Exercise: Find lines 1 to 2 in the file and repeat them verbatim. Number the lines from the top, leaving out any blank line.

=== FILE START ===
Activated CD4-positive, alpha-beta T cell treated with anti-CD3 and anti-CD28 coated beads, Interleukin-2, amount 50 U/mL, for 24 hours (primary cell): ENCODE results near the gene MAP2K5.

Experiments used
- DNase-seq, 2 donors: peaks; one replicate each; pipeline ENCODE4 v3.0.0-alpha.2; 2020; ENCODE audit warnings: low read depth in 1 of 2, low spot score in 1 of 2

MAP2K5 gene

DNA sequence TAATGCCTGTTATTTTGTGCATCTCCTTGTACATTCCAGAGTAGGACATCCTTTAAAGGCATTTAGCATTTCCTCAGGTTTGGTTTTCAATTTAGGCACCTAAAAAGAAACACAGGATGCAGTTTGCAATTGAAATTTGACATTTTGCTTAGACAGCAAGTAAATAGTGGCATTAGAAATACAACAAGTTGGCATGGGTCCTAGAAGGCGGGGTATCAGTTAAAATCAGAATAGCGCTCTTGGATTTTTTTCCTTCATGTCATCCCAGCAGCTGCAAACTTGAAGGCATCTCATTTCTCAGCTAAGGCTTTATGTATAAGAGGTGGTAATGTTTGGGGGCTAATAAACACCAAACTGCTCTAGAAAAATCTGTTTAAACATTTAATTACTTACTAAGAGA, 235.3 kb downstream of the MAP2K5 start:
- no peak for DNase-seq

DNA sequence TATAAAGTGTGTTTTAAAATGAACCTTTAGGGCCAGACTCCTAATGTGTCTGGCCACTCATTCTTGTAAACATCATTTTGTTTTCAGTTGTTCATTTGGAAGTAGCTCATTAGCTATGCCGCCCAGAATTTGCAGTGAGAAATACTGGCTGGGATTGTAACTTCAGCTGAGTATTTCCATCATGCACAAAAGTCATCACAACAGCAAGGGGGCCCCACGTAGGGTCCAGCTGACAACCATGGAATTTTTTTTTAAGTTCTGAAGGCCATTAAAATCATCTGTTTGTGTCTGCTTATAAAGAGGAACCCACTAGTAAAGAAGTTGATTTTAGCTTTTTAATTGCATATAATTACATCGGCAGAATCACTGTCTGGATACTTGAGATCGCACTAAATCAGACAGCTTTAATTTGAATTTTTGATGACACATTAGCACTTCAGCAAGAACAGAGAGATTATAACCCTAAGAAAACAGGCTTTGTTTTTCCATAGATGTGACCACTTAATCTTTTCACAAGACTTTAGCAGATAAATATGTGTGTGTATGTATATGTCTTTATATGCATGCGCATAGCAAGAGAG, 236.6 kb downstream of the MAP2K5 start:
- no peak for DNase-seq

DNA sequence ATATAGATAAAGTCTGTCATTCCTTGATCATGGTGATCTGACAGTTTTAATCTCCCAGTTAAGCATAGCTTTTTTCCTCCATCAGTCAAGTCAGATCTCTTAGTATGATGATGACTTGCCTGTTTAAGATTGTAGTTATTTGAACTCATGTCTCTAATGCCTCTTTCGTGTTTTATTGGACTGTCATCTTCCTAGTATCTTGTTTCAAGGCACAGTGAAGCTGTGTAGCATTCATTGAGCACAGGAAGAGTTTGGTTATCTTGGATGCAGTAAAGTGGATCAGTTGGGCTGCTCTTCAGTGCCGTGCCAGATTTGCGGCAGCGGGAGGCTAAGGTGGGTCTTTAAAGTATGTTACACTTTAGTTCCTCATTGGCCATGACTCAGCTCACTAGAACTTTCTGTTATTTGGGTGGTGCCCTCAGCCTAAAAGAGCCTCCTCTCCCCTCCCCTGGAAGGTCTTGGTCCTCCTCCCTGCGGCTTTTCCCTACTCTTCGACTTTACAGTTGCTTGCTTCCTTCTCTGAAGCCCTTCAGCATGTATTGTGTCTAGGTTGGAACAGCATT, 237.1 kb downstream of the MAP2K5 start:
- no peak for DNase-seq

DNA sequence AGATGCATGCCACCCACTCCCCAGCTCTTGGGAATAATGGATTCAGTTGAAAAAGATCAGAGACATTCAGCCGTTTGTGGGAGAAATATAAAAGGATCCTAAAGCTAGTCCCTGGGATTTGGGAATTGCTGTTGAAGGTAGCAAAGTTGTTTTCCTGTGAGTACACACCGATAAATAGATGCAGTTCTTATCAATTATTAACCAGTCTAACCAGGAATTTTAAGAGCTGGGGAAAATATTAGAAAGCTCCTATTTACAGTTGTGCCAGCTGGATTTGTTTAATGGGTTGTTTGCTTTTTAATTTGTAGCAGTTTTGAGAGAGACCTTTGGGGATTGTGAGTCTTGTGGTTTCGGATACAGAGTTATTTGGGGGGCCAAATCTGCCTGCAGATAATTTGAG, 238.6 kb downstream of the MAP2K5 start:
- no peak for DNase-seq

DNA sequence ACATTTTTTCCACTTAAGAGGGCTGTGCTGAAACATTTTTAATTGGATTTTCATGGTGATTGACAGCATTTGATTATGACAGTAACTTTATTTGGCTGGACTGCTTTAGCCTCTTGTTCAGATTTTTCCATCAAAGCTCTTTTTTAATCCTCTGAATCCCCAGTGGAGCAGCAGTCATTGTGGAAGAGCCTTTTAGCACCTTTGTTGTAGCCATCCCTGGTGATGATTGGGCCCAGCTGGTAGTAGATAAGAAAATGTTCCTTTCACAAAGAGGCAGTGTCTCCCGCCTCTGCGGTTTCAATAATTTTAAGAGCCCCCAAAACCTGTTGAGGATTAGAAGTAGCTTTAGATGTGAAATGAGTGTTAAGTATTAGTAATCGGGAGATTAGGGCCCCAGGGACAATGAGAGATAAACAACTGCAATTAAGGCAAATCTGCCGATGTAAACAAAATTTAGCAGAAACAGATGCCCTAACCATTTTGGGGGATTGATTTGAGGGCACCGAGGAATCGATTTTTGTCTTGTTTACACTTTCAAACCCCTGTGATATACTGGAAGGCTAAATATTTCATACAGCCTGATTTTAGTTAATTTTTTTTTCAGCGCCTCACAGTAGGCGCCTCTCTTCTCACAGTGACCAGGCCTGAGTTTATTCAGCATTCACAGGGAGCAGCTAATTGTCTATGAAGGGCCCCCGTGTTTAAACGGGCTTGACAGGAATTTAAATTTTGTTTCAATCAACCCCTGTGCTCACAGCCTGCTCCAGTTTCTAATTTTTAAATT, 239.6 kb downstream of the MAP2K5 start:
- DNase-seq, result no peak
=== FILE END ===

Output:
Activated CD4-positive, alpha-beta T cell treated with anti-CD3 and anti-CD28 coated beads, Interleukin-2, amount 50 U/mL, for 24 hours (primary cell): ENCODE results near the gene MAP2K5.

Experiments used